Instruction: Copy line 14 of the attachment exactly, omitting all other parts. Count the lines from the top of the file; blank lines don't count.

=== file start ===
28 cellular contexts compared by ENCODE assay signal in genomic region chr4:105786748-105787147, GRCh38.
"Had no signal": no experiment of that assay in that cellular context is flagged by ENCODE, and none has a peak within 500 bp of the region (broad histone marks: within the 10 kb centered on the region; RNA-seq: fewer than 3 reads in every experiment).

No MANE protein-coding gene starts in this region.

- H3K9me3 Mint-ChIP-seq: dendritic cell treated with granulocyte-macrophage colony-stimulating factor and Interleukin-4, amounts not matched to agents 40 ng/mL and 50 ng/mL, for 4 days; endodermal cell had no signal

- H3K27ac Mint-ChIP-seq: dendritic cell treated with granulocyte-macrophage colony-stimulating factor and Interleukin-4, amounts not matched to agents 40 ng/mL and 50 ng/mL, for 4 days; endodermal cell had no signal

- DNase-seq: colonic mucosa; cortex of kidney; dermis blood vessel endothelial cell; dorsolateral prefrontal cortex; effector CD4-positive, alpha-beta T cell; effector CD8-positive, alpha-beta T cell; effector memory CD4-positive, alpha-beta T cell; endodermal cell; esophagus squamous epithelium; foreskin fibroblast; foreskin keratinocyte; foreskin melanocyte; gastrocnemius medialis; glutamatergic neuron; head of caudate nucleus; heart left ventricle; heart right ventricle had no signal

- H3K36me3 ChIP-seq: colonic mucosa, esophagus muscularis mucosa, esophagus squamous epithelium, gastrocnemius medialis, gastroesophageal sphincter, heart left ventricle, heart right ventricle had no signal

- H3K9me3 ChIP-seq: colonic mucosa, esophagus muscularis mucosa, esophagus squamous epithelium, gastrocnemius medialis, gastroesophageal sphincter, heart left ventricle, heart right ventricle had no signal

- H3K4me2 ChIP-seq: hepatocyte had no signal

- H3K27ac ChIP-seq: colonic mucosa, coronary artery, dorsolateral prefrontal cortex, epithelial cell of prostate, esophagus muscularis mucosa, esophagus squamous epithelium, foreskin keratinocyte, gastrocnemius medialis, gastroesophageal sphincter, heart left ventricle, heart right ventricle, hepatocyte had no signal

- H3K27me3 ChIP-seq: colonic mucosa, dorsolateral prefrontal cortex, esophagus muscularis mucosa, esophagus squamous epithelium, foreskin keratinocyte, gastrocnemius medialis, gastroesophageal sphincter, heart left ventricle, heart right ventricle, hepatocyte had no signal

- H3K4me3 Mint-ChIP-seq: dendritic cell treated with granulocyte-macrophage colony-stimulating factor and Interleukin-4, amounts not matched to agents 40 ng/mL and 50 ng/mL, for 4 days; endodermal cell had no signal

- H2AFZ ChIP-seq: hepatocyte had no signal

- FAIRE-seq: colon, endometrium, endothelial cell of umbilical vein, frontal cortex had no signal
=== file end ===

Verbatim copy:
- FAIRE-seq: colon, endometrium, endothelial cell of umbilical vein, frontal cortex had no signal